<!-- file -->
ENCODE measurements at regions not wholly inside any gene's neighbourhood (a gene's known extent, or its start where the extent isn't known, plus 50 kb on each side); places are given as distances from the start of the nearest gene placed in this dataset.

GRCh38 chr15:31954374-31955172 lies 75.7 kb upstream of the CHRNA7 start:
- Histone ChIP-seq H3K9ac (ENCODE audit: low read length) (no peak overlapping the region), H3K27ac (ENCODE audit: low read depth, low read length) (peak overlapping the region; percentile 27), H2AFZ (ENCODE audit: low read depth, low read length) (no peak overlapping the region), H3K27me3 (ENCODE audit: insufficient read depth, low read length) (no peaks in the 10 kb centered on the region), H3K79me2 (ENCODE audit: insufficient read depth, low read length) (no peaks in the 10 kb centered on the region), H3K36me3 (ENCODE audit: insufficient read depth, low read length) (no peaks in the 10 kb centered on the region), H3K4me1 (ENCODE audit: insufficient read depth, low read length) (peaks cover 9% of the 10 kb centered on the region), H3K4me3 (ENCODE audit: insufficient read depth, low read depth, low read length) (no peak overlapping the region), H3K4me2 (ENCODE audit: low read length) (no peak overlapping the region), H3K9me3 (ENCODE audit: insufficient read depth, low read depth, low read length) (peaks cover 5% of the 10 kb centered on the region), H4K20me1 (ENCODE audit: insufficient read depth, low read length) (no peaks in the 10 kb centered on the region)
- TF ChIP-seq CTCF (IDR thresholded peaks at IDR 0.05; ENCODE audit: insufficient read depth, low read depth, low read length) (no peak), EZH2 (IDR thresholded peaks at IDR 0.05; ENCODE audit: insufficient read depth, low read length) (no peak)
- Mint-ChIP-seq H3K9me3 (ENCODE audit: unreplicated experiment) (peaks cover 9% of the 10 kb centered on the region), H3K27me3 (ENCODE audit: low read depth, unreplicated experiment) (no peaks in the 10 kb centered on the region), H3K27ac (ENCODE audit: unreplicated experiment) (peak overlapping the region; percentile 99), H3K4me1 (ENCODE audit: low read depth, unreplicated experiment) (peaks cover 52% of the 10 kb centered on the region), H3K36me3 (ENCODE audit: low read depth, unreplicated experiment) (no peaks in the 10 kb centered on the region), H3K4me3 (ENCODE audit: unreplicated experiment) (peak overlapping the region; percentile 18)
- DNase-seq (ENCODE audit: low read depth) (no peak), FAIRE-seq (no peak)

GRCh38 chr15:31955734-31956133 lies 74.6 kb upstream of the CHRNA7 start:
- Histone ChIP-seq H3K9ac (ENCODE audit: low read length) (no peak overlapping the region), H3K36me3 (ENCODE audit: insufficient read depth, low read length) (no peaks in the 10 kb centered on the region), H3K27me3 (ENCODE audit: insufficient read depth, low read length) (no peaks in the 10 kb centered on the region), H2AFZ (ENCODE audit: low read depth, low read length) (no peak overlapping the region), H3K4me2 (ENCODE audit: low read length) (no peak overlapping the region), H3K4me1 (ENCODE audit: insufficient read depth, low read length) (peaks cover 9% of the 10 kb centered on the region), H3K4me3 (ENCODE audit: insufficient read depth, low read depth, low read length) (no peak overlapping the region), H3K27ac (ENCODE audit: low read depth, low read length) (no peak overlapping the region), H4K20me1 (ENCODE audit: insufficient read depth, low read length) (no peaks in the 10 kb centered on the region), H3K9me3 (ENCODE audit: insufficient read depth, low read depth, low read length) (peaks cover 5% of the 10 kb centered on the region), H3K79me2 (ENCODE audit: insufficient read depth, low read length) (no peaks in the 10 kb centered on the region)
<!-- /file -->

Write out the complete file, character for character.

ENCODE measurements at regions not wholly inside any gene's neighbourhood (a gene's known extent, or its start where the extent isn't known, plus 50 kb on each side); places are given as distances from the start of the nearest gene placed in this dataset.

GRCh38 chr15:31954374-31955172 lies 75.7 kb upstream of the CHRNA7 start:
- Histone ChIP-seq H3K9ac (ENCODE audit: low read length) (no peak overlapping the region), H3K27ac (ENCODE audit: low read depth, low read length) (peak overlapping the region; percentile 27), H2AFZ (ENCODE audit: low read depth, low read length) (no peak overlapping the region), H3K27me3 (ENCODE audit: insufficient read depth, low read length) (no peaks in the 10 kb centered on the region), H3K79me2 (ENCODE audit: insufficient read depth, low read length) (no peaks in the 10 kb centered on the region), H3K36me3 (ENCODE audit: insufficient read depth, low read length) (no peaks in the 10 kb centered on the region), H3K4me1 (ENCODE audit: insufficient read depth, low read length) (peaks cover 9% of the 10 kb centered on the region), H3K4me3 (ENCODE audit: insufficient read depth, low read depth, low read length) (no peak overlapping the region), H3K4me2 (ENCODE audit: low read length) (no peak overlapping the region), H3K9me3 (ENCODE audit: insufficient read depth, low read depth, low read length) (peaks cover 5% of the 10 kb centered on the region), H4K20me1 (ENCODE audit: insufficient read depth, low read length) (no peaks in the 10 kb centered on the region)
- TF ChIP-seq CTCF (IDR thresholded peaks at IDR 0.05; ENCODE audit: insufficient read depth, low read depth, low read length) (no peak), EZH2 (IDR thresholded peaks at IDR 0.05; ENCODE audit: insufficient read depth, low read length) (no peak)
- Mint-ChIP-seq H3K9me3 (ENCODE audit: unreplicated experiment) (peaks cover 9% of the 10 kb centered on the region), H3K27me3 (ENCODE audit: low read depth, unreplicated experiment) (no peaks in the 10 kb centered on the region), H3K27ac (ENCODE audit: unreplicated experiment) (peak overlapping the region; percentile 99), H3K4me1 (ENCODE audit: low read depth, unreplicated experiment) (peaks cover 52% of the 10 kb centered on the region), H3K36me3 (ENCODE audit: low read depth, unreplicated experiment) (no peaks in the 10 kb centered on the region), H3K4me3 (ENCODE audit: unreplicated experiment) (peak overlapping the region; percentile 18)
- DNase-seq (ENCODE audit: low read depth) (no peak), FAIRE-seq (no peak)

GRCh38 chr15:31955734-31956133 lies 74.6 kb upstream of the CHRNA7 start:
- Histone ChIP-seq H3K9ac (ENCODE audit: low read length) (no peak overlapping the region), H3K36me3 (ENCODE audit: insufficient read depth, low read length) (no peaks in the 10 kb centered on the region), H3K27me3 (ENCODE audit: insufficient read depth, low read length) (no peaks in the 10 kb centered on the region), H2AFZ (ENCODE audit: low read depth, low read length) (no peak overlapping the region), H3K4me2 (ENCODE audit: low read length) (no peak overlapping the region), H3K4me1 (ENCODE audit: insufficient read depth, low read length) (peaks cover 9% of the 10 kb centered on the region), H3K4me3 (ENCODE audit: insufficient read depth, low read depth, low read length) (no peak overlapping the region), H3K27ac (ENCODE audit: low read depth, low read length) (no peak overlapping the region), H4K20me1 (ENCODE audit: insufficient read depth, low read length) (no peaks in the 10 kb centered on the region), H3K9me3 (ENCODE audit: insufficient read depth, low read depth, low read length) (peaks cover 5% of the 10 kb centered on the region), H3K79me2 (ENCODE audit: insufficient read depth, low read length) (no peaks in the 10 kb centered on the region)